Aaron Wudrick: Restoring the vitality of the rule of law in Canada

Governments can start by respecting and paying heed to the proper limits of their own powers
Premier Scott Moe speaks after Saskatchewan's Court of Appeal ruled in a split decision that a federally imposed carbon tax is constitutional during a press conference at the Legislative Building in Regina on Friday May 3, 2019. Michael Bell/The Canadian Press.

The month-long drama that unfolded in Ottawa early this year with the Freedom Convoy brought the shoddy state of this country’s rule of law into painful relief. Indeed, it marked only the most recent example of a decade-long trend of authorities refusing to enforce the law of the land when it comes to road, rail, or pipeline blockades, the burning of churches, or the toppling of statues.1Canada needs to rediscover its commitment to the rule of law 

The takeaway was clear: when governments fail to enforce the law consistently and fairly, they simply invite further lawlessness.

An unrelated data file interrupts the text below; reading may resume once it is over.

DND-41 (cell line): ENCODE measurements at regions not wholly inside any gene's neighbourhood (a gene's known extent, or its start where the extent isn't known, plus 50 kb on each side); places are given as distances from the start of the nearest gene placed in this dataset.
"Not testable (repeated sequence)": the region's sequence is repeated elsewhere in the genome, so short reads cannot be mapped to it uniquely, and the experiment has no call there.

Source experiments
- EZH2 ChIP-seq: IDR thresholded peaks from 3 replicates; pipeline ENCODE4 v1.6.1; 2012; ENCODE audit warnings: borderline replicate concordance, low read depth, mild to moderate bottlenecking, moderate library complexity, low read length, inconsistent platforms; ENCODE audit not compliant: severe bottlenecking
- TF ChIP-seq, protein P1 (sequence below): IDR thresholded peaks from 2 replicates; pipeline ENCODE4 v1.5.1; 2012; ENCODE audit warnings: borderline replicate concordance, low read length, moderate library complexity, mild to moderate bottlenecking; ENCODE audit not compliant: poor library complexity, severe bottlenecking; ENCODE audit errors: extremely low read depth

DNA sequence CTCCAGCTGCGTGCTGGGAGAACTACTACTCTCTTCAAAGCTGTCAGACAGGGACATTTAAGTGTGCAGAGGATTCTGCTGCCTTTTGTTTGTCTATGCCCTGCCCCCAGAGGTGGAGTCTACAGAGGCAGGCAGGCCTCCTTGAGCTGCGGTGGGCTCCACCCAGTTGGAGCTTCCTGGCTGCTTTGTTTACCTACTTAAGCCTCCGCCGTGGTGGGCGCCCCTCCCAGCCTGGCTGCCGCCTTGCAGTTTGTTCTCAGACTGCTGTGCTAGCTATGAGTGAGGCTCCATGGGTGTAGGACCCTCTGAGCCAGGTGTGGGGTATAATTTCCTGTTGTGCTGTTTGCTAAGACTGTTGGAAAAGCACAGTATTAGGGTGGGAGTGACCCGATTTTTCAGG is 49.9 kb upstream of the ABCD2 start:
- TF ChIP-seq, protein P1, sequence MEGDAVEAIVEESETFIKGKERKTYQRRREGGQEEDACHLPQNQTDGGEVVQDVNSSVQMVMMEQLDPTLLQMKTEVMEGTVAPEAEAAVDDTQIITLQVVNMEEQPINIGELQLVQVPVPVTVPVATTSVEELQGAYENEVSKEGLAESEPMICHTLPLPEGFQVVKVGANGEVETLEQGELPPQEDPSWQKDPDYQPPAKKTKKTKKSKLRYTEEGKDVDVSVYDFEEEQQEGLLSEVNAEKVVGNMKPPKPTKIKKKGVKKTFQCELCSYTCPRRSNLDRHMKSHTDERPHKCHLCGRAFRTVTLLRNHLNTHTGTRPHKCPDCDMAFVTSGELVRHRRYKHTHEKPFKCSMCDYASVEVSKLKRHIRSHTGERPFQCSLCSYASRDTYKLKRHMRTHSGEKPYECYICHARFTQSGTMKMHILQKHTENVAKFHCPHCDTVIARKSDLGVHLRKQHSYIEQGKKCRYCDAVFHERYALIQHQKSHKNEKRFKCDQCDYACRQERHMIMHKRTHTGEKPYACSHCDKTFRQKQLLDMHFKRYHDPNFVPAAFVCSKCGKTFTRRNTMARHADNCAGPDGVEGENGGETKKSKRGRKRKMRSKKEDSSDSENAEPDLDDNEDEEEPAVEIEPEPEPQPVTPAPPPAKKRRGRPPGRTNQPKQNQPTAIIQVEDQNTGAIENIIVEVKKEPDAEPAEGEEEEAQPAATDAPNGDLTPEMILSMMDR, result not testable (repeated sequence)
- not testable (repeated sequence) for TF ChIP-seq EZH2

But another potentially more alarming deterioration of the rule of law does not get nearly enough attention: the fact that governments themselves are obliged to act within the law and have been failing to do so—with increasing frequency.

This will sound strange to some ears; by definition, we elect governments to create laws in the first place. But one of the most basic purposes of our constitution—including the Canadian Charter of Rights and Freedoms2The Charter at Forty: How the Charter has shaped society since 1982—is not merely to enumerate the powers our governments may properly exercise, but to delineate their limits. Regrettably, governments in Canada have been increasingly willing to ignore those constraints at will.

One example is the long list of pandemic restrictions imposed at various times over the last two years. Obviously, a pandemic is an emergency; there is no doubt that many precautionary measures would pass Charter muster as reasonable limitations on rights, as section 1 guarantees those rights “subject only to such reasonable limits prescribed by law as can be demonstrably justified in a free and democratic society.”

More problematically, there were barely any attempts by governments to “demonstrate” any justification or to wrestle with the necessary trade-offs that might inform whether the unprecedented limits of these emergency measures were reasonable. Worse, when objections were raised, there were howls of derision.